These studies support my clinical experience, and are in line with others that have concluded many common herbs are safe to use with warfarin. There is a prevailing trend to over focus on in vitro studies and theoretical concerns about drug-herb interactions that do not account for the complex interactions found in Chinese herbal formulations.
Chinese medicine is based largely on scholarship and a literary tradition, with the requirement to study essential classical texts, quote and debate them. The foundations of Chinese medicine are based on principles (yin yang, five phase, six channels) that require a philosophical and philological approach to the body of knowledge. Traditionally, a physician-in-training needed to study such texts as the Su Wen/Simple Questions, Ling Shu/Divine Pivot, and Nan Jing/Classic of Difficulties to understand channel/connecting vessel theory, the Shang Han Za Bing Lun/Treatise on Cold Damage and Miscellaneous Diseases to diagnose progressions of disease parts and practice internal medicine.
This is particularly important when discussing ginseng since it helps explain why previous studies have yielded contradictory or inconclusive results when studying the affects of ginseng on a study group. Not only does American ginseng itself vary significantly based on its genetic lineage and environmental rearing, but the study subjects themselves have variant microbiomes that produce different, sometimes opposite, results. Undoubtedly this process is it play in other herbs and medicines as well.
Dr. Armour introduced the idea of functional “heart brain.” His research revealed that the heart has a complex intrinsic nervous system that is sufficiently refined to qualify as a “little brain” in its own right, due to its independent existence.
The heart’s nervous system contains around 40,000 neurons, called sensory neurites. The heart’s brain is an intricate network of several types of neurons, neurotransmitters, proteins and support cells similar to those found in the brain proper. Its elaborate circuitry enables it to act independently of the cranial brain to learn, remember, and even feel and sense.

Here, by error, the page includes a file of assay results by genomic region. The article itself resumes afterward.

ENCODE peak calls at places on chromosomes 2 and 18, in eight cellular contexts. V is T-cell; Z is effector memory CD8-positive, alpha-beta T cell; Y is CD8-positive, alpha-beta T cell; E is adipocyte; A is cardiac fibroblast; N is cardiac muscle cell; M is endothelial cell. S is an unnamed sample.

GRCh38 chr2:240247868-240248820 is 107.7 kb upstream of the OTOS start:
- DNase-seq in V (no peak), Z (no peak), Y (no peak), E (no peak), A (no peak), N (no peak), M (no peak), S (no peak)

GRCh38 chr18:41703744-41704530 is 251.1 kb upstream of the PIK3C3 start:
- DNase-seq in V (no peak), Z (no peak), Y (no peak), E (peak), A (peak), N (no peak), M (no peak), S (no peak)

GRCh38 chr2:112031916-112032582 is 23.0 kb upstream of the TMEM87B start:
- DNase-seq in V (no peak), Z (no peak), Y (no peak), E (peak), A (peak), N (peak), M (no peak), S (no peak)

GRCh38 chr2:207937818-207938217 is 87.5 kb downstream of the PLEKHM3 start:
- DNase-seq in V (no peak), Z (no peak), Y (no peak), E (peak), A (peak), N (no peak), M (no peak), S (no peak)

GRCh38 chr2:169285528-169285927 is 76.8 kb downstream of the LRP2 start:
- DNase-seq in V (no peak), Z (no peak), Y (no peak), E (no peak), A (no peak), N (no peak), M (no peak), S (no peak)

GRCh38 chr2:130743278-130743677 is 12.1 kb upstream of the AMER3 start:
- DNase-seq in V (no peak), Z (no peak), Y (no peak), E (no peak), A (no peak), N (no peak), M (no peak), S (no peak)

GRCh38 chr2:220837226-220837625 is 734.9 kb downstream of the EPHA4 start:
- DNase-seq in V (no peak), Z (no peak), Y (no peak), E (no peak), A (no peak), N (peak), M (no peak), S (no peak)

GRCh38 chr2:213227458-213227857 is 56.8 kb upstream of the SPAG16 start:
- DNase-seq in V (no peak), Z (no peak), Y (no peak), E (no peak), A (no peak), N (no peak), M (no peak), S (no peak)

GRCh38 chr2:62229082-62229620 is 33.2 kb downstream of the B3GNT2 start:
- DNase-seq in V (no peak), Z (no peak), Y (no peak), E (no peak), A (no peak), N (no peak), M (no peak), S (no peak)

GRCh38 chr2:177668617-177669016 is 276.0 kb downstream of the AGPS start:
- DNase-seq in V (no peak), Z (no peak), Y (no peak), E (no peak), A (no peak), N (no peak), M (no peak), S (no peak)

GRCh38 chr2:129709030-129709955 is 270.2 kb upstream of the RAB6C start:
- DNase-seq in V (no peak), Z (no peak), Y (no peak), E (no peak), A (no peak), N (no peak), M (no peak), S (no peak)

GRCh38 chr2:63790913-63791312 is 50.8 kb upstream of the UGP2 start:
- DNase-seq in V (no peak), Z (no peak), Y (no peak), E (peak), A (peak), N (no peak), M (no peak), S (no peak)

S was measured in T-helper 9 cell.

The patient presented with a complex array of symptoms that could easily overwhelm a practitioner or confuse the diagnosis. However, the presentation painted a clear picture of weakened Center Qi and an accumulation of dampness and heat in the Liver and Gallbladder systems. The tongue color confirmed the illness and the pulse its location. When treating the Liver one cannot address it solely or directly – restoring the Spleen is paramount. Akin to growing a garden this process takes time, the efficacy of which is clearly portrayed in the case history.
In order to prevent one from becoming ill one of the goal’s is to not harbor wind, cold, heat, dry, or damp within the body. In TCM one gets sick when they possess an internal element that resonates with an external; if it’s not there then you don’t get sick. This is a principle of physics called Resonance, and it is the foundation for preventative medicine.
After 6 weeks of treatment amylase reduced from 197 to 165, lipase 156 to 83. Bowels are brown color, no mucus. As of 9/14/15 amylase at 136, lipase 65; both values considered normal depending on the lab range values utilized. CT scan of abdomen revealed no acute disease. Complete metabolic panel shows low sodium and chloride (danger of restricted salt intake). Gall bladder and biliary scan revealed normal gallbladder ejection fraction, gall bladder organ thin-walled, free of stones and sludge. Vitamin D in normal range (86), cholesterol in normal range. No abdominal pain or distress, bowels are well-formed with no abnormality.